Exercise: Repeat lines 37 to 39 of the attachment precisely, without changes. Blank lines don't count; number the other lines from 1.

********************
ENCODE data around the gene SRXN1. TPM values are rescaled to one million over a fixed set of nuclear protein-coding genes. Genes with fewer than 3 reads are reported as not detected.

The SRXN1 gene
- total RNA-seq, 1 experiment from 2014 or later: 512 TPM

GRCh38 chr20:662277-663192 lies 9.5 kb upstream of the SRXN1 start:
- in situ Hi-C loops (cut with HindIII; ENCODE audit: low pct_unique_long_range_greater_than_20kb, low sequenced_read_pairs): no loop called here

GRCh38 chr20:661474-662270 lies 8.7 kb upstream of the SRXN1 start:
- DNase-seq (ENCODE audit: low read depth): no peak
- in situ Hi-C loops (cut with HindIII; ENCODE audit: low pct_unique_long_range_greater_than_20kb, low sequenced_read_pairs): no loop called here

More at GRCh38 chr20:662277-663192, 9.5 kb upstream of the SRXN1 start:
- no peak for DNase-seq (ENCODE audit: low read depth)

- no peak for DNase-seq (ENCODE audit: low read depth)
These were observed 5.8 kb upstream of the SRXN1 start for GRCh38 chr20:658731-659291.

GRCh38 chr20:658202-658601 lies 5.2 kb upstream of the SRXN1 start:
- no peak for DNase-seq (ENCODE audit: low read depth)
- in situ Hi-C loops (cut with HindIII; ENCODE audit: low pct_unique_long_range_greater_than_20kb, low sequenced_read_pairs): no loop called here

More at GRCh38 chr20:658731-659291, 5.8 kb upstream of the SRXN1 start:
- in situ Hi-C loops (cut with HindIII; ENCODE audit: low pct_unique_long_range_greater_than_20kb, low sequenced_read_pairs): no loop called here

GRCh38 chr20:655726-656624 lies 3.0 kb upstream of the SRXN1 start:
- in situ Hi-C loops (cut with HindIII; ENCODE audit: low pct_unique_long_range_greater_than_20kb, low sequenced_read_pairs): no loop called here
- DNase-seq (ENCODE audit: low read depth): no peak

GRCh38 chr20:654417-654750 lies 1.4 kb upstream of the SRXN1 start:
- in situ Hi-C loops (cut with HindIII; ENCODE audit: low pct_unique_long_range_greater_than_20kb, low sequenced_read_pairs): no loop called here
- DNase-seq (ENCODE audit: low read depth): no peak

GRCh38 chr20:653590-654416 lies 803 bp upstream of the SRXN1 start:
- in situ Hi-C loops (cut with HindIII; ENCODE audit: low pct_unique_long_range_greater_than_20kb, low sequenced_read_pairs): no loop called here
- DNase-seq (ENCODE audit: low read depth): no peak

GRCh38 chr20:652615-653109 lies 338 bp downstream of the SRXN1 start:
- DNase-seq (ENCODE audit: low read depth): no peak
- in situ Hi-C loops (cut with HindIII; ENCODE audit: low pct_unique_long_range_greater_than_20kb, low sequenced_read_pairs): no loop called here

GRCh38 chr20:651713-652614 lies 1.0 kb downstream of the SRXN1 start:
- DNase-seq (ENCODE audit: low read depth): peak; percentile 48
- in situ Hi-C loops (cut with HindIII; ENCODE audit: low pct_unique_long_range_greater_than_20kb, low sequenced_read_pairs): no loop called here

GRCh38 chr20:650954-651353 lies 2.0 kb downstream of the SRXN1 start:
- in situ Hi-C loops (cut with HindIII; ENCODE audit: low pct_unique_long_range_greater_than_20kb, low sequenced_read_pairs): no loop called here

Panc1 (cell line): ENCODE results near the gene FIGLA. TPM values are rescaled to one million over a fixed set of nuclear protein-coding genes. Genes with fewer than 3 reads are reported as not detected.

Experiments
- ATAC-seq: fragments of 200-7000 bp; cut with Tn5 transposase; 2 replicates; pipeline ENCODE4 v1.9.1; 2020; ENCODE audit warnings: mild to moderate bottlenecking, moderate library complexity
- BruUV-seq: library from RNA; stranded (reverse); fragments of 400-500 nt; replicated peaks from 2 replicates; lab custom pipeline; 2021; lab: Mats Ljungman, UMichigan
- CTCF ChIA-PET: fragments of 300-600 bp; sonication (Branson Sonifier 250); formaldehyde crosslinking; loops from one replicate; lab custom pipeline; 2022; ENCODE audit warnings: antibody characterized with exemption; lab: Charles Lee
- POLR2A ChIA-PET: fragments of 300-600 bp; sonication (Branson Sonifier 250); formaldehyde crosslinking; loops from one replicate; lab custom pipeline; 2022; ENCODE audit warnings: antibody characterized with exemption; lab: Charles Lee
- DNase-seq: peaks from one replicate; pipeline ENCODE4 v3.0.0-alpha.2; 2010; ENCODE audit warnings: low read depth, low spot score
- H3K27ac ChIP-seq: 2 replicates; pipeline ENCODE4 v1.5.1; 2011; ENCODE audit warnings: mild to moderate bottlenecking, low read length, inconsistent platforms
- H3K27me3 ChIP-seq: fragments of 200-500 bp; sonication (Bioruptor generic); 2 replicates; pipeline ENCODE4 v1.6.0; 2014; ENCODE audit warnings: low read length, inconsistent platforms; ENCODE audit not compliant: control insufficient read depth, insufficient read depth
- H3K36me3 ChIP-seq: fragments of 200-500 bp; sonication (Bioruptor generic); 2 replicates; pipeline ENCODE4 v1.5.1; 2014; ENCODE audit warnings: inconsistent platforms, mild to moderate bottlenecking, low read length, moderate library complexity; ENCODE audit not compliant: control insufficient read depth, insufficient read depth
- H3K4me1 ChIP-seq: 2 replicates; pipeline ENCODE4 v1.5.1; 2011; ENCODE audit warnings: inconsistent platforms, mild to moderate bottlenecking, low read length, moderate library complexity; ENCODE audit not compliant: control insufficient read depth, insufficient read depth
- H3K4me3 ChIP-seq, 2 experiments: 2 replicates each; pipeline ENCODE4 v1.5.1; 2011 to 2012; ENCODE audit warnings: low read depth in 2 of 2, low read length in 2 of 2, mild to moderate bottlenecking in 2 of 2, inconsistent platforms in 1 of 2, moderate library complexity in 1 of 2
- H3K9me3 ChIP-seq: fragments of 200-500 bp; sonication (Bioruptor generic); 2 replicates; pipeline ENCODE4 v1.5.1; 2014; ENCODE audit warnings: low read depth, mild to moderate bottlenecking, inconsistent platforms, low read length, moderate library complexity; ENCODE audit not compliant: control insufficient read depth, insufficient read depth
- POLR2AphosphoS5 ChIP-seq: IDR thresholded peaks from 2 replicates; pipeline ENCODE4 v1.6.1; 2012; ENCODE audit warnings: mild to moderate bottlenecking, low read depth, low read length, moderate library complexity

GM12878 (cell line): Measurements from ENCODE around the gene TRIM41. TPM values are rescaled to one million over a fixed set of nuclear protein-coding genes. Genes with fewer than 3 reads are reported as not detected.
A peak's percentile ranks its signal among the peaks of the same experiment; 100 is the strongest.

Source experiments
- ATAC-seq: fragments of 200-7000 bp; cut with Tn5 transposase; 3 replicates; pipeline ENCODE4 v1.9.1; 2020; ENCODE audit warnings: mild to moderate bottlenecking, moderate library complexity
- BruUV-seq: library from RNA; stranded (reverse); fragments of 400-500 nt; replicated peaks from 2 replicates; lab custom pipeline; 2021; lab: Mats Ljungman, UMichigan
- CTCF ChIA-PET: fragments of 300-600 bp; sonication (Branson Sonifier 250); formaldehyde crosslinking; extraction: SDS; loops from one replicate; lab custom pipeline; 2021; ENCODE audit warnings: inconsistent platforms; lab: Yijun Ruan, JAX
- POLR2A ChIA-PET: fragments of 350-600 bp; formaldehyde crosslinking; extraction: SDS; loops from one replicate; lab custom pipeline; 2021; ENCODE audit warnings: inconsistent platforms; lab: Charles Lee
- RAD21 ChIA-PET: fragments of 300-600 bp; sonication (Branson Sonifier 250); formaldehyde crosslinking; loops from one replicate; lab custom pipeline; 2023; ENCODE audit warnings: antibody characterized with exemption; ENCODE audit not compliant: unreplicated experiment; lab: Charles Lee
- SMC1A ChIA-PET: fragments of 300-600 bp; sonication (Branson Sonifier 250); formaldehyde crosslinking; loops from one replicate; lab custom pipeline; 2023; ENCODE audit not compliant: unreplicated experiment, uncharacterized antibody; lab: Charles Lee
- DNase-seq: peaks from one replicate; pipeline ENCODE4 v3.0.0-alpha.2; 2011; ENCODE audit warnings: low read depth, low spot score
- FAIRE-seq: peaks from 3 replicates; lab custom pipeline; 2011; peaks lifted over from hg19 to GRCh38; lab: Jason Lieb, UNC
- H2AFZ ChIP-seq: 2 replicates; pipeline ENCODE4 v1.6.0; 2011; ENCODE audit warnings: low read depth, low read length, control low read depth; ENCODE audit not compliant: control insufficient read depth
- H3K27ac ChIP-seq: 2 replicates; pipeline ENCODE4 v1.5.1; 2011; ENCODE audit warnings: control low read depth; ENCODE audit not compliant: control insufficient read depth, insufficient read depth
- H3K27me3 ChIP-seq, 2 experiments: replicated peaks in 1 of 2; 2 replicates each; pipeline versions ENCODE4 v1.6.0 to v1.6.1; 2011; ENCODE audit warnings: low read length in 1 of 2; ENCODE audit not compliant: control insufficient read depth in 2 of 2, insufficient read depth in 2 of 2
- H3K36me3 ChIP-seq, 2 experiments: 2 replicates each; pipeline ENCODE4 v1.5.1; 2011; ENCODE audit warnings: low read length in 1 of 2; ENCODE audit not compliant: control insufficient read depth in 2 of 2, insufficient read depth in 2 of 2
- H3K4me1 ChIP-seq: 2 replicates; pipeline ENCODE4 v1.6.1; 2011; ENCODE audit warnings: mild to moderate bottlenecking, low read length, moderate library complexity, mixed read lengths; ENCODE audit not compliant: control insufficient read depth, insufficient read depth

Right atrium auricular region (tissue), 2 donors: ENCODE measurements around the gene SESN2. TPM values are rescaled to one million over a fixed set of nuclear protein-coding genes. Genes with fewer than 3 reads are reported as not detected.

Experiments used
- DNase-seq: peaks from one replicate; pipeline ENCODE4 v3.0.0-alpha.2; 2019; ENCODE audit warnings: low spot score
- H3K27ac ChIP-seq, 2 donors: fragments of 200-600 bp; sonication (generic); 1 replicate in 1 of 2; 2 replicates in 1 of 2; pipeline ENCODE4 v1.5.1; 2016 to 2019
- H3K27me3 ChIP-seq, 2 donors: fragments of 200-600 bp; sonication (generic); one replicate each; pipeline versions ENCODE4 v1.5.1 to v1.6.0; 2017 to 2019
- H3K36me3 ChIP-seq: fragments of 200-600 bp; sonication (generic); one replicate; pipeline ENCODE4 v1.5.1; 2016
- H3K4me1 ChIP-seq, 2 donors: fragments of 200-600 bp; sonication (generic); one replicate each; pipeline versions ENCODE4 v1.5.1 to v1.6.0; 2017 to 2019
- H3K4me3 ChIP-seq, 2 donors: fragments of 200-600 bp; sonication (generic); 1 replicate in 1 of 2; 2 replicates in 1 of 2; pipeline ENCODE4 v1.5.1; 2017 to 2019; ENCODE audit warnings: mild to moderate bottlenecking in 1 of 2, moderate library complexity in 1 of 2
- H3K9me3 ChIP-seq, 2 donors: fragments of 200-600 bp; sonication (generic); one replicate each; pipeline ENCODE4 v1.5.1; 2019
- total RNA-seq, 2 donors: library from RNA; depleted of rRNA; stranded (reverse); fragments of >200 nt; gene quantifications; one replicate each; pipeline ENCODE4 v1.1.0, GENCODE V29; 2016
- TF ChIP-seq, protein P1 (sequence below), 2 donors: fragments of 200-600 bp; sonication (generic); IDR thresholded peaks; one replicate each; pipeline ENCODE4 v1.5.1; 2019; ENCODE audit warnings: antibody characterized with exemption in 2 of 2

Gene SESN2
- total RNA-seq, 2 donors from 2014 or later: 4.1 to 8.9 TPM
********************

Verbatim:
- ATAC-seq: fragments of 200-7000 bp; cut with Tn5 transposase; 2 replicates; pipeline ENCODE4 v1.9.1; 2020; ENCODE audit warnings: mild to moderate bottlenecking, moderate library complexity
- BruUV-seq: library from RNA; stranded (reverse); fragments of 400-500 nt; replicated peaks from 2 replicates; lab custom pipeline; 2021; lab: Mats Ljungman, UMichigan
- CTCF ChIA-PET: fragments of 300-600 bp; sonication (Branson Sonifier 250); formaldehyde crosslinking; loops from one replicate; lab custom pipeline; 2022; ENCODE audit warnings: antibody characterized with exemption; lab: Charles Lee